First and foremost are Hockenson’s targets per game. Since joining Minnesota, he has averaged 9.3 targets per game, which is on par with the King, Travis Kelce. That kind of volume simply does not exist at this position. Case in point, look at Goedert and Kittle, our TE3 and TE4 in PPG averaging just 5.9 targets per game. The best part about Hockenson’s target volume is that it’s been so consistent. This is great because we’re dangerously working with a small sample size, but he has 9, 10, and 9 targets in his three games. See what I mean, consistent.

The other number that stands out is his routes run per game. While Andrews, Goedert, and Kittle are between 26-28 routes, Hockenson is once again dancing with the King. Hockenson has averaged 36 routes run with Minnesota, which is even higher than Kelce at 34.7. Between his targets and routes run per game, only Kelce is receiving more volume and opportunity than Hockenson.

Despite having fewer targets than Hockenson – although he is very close with eight – there are three reasons why he should continue to be ranked solidly ahead of Hockenson. One, he’s just a much, much better player. That’s evident by his yards per route run number vs Hockenson’s (2.22 vs 1.38). The other reasons are Andrews’s air yards per game (82.3 vs 50.3) and his average depth of target (10.3 vs 5.4). Andrews’s targets are down the field and incredibly more valuable. If there’s a fourth reason, it’s that Kirk Cousins’ primary target near the end zone is justifiable Justin Jefferson, while Lamar Jackson’s is Andrews, giving him more touchdown potential.

However, compared to Goedert and Kittle, Hockenson paces both of them. There’s more target competition in Philadelphia with A.J. Brown and DeVonta Smith. There’s way more target competition in San Francisco with Deebo Samuel, Brandon Aiyuk, and Christian McCaffrey. Hockenson on the other hand has already leap-frogged Adam Thielen.

Fantasy managers shouldn’t be surprised if Hockenson finishes as a top-five tight end the rest of the way. He’s now an absolute must-start every single week.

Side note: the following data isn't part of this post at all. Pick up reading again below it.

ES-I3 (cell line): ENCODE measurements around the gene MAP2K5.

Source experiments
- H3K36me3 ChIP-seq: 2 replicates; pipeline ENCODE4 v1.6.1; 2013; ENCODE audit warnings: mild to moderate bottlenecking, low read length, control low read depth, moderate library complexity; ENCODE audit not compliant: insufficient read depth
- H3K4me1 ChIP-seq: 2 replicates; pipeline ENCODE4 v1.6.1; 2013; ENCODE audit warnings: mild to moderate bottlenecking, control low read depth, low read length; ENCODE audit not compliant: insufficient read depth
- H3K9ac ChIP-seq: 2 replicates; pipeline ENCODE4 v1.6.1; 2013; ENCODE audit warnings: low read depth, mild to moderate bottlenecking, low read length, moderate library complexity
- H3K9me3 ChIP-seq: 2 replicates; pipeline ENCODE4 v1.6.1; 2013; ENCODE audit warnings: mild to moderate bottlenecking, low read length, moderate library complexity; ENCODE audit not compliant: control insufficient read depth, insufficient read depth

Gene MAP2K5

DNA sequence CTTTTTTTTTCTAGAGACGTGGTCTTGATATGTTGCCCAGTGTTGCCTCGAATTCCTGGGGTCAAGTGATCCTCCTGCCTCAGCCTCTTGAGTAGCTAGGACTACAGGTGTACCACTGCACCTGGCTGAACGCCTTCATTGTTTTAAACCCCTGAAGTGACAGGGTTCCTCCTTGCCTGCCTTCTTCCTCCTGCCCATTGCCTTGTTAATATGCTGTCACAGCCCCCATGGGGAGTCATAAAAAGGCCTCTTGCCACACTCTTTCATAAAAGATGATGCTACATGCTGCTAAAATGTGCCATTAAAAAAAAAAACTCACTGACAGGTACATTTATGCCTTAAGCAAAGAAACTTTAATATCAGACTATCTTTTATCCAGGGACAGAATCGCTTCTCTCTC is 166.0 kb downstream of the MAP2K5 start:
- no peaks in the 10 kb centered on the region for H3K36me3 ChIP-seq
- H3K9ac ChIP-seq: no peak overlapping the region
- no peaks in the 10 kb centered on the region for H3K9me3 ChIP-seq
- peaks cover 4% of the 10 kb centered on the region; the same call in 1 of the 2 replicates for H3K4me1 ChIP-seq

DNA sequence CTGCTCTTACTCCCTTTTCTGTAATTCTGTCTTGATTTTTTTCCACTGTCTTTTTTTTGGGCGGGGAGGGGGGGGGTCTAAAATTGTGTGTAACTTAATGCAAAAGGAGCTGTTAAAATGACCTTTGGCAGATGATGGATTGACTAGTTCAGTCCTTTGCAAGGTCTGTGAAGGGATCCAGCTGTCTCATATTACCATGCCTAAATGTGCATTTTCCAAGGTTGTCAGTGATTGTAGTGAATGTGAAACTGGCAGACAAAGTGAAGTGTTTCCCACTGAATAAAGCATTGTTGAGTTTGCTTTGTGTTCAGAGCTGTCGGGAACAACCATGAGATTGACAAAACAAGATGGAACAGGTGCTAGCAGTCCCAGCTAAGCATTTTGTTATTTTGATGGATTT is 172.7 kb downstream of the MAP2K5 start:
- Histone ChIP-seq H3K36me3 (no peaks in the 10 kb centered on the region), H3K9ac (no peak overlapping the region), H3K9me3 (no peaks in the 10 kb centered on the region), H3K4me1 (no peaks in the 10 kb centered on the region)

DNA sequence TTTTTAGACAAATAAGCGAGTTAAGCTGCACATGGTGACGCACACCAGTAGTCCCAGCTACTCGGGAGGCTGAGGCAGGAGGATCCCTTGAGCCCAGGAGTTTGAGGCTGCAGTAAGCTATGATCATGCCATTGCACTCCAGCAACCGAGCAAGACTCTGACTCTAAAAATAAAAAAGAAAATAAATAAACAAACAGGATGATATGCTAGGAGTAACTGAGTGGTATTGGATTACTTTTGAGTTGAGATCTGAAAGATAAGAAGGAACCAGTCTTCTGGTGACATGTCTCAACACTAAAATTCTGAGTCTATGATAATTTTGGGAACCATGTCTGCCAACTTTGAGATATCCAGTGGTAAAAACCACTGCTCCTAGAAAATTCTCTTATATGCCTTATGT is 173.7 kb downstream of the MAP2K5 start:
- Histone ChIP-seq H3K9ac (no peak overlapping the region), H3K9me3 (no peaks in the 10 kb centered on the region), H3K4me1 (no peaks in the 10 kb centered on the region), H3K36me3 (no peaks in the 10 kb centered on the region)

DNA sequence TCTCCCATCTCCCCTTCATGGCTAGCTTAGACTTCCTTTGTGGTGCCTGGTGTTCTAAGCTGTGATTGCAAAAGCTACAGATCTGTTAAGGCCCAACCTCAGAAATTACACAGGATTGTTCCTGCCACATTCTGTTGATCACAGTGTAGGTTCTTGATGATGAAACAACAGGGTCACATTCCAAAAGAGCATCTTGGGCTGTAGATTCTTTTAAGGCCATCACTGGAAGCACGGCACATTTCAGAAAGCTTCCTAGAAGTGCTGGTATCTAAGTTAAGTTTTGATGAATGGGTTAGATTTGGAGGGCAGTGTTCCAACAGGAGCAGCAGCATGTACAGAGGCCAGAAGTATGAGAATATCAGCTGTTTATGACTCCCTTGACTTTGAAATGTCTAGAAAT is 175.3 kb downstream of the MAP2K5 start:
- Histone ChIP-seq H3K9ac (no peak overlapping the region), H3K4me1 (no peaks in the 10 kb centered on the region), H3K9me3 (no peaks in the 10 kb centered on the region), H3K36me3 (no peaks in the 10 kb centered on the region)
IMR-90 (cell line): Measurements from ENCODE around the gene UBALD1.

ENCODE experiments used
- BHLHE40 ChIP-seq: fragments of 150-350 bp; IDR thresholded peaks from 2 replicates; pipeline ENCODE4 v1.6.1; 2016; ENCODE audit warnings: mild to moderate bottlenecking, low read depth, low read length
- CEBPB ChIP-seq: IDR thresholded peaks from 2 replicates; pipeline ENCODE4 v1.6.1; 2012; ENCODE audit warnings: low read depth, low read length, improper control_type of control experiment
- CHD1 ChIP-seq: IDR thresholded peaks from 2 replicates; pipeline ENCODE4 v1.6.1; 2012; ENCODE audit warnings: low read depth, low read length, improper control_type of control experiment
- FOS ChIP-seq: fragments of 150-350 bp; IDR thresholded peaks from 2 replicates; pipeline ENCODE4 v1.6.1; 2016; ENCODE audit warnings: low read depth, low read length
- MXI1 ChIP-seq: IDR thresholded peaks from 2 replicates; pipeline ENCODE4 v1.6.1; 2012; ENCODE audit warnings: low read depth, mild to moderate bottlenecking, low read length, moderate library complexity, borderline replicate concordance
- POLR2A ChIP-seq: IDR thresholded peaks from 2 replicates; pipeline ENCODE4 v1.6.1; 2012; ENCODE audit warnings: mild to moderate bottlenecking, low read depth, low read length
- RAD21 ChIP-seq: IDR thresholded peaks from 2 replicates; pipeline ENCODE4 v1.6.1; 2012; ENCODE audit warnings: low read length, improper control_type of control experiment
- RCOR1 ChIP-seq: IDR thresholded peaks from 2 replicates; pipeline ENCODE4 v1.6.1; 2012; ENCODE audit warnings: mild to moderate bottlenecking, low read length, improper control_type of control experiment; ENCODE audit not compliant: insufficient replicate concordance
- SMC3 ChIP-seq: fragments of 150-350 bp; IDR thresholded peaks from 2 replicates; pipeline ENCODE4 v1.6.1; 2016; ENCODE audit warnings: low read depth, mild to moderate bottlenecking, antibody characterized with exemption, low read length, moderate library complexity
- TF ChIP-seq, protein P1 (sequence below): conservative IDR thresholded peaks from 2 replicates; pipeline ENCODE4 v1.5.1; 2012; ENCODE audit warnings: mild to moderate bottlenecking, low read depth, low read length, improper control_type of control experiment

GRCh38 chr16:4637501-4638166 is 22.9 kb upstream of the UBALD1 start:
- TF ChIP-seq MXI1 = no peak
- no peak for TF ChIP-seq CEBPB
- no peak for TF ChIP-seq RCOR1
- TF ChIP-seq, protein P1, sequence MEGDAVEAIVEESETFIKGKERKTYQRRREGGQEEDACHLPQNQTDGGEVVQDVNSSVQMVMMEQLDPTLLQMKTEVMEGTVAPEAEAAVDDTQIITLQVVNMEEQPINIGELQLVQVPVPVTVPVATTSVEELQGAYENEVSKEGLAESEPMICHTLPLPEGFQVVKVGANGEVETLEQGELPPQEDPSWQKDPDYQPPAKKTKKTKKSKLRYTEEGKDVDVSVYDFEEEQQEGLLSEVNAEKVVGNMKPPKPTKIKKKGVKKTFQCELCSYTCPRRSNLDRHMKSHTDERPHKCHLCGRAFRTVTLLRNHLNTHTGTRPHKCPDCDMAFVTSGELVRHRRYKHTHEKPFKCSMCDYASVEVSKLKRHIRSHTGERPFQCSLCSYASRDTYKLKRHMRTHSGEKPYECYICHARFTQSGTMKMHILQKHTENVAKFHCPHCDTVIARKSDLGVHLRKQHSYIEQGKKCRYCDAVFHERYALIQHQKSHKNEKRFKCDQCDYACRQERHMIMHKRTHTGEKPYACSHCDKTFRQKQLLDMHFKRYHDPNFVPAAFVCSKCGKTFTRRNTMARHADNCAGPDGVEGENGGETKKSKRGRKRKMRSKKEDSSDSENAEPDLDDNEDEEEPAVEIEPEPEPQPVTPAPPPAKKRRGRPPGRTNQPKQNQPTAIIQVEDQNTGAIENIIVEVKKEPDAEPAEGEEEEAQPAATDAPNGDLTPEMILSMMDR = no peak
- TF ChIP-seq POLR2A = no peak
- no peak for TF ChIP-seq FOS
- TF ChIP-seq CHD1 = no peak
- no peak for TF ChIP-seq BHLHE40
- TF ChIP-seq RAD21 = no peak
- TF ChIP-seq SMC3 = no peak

Is Dalton Schultz a Top-5 TE?

By most accounts, Dalton Schultz’s 2022 season has been viewed as a disappointment. The word “bust” has gotten tossed around. However, that isn’t completely fair and there are plenty of reasons why he’s underperformed thus far. Even that, underperformed, isn’t even fully accurate, but we’ll get to that in a second.

For starters, Dak Prescott missed five games. Most pass-catchers are going to see a decrease in production when they lose their starting quarterback. During that same time, Schultz suffered a MCL sprain that caused him to miss a few games of his own, but let’s go back to that “underperforming”. Below is another table (bear with me here) on Schultz’s utilization metrics and stats during the five games where Prescott started.

Player Targets Per Game Target Share Receptions Per Game Yards Per Game Air Yards Per Game Average Depth of Target Routes Run Per Game
Yards Per Route Run
Dalton Schultz w/Dak 6.8 20.60% 5.4 52.2 45.4 6.7 24.8 2.1

I’d encourage you to scroll up to the previous table where we looked at Hockenson vs the other top-five tight ends and compared Schultz’s numbers with Prescott to that of Goedert and Kittle. He’s right there with them. He has averaged more targets per game and more receptions per game than both of them. While they have both out-performed him in yards per game, the margin is minimal (less than a yard per game behind Kittle and eight yards behind Goedert). Pretty encouraging stuff and there’s reason to think it might get better.